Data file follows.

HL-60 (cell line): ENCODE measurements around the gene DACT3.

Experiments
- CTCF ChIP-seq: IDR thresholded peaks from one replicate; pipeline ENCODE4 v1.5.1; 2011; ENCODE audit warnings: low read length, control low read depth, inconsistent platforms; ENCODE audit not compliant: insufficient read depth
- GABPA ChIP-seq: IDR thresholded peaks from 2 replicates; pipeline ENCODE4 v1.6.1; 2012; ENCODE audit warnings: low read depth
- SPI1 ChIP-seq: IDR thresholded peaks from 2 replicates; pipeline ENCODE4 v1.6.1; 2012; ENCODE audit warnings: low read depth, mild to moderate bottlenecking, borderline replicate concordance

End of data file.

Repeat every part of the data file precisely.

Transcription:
HL-60 (cell line): ENCODE measurements around the gene DACT3.

Experiments
- CTCF ChIP-seq: IDR thresholded peaks from one replicate; pipeline ENCODE4 v1.5.1; 2011; ENCODE audit warnings: low read length, control low read depth, inconsistent platforms; ENCODE audit not compliant: insufficient read depth
- GABPA ChIP-seq: IDR thresholded peaks from 2 replicates; pipeline ENCODE4 v1.6.1; 2012; ENCODE audit warnings: low read depth
- SPI1 ChIP-seq: IDR thresholded peaks from 2 replicates; pipeline ENCODE4 v1.6.1; 2012; ENCODE audit warnings: low read depth, mild to moderate bottlenecking, borderline replicate concordance